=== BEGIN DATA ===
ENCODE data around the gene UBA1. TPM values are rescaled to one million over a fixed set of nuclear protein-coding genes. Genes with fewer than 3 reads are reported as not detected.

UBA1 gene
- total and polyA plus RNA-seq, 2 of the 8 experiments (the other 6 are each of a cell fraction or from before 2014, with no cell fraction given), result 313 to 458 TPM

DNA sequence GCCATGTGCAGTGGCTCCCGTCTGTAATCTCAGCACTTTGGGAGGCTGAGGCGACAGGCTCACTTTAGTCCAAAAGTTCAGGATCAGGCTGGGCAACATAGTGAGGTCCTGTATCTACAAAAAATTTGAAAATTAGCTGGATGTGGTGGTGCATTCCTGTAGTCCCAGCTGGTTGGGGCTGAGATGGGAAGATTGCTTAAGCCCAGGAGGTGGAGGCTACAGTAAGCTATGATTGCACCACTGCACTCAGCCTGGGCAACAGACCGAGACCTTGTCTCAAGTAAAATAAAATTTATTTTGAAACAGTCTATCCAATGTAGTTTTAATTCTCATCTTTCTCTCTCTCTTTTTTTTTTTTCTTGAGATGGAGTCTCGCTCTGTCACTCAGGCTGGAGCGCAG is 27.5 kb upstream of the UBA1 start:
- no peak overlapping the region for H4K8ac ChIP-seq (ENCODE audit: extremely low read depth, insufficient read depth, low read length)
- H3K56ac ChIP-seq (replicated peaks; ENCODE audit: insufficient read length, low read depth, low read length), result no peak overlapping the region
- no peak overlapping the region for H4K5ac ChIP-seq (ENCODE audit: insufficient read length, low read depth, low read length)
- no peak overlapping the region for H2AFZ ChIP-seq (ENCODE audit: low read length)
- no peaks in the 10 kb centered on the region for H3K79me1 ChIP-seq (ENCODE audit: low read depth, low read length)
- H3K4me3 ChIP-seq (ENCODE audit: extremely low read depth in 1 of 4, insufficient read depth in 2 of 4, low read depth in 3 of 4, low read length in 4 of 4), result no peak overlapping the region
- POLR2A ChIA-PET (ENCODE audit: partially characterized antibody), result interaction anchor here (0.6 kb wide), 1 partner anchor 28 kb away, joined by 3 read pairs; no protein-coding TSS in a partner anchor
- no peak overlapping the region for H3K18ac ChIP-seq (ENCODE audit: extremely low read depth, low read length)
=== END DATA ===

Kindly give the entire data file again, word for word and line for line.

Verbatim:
ENCODE data around the gene UBA1. TPM values are rescaled to one million over a fixed set of nuclear protein-coding genes. Genes with fewer than 3 reads are reported as not detected.

UBA1 gene
- total and polyA plus RNA-seq, 2 of the 8 experiments (the other 6 are each of a cell fraction or from before 2014, with no cell fraction given), result 313 to 458 TPM

DNA sequence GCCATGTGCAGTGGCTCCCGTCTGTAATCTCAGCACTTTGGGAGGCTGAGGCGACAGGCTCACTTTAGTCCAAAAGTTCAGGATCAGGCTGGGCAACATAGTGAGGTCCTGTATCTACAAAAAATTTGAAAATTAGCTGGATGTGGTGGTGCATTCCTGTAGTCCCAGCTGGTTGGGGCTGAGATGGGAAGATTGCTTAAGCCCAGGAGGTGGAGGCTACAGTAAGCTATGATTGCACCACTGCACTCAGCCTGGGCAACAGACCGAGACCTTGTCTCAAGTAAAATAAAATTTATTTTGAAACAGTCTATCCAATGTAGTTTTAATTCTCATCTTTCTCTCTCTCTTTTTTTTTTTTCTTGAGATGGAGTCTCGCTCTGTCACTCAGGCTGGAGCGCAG is 27.5 kb upstream of the UBA1 start:
- no peak overlapping the region for H4K8ac ChIP-seq (ENCODE audit: extremely low read depth, insufficient read depth, low read length)
- H3K56ac ChIP-seq (replicated peaks; ENCODE audit: insufficient read length, low read depth, low read length), result no peak overlapping the region
- no peak overlapping the region for H4K5ac ChIP-seq (ENCODE audit: insufficient read length, low read depth, low read length)
- no peak overlapping the region for H2AFZ ChIP-seq (ENCODE audit: low read length)
- no peaks in the 10 kb centered on the region for H3K79me1 ChIP-seq (ENCODE audit: low read depth, low read length)
- H3K4me3 ChIP-seq (ENCODE audit: extremely low read depth in 1 of 4, insufficient read depth in 2 of 4, low read depth in 3 of 4, low read length in 4 of 4), result no peak overlapping the region
- POLR2A ChIA-PET (ENCODE audit: partially characterized antibody), result interaction anchor here (0.6 kb wide), 1 partner anchor 28 kb away, joined by 3 read pairs; no protein-coding TSS in a partner anchor
- no peak overlapping the region for H3K18ac ChIP-seq (ENCODE audit: extremely low read depth, low read length)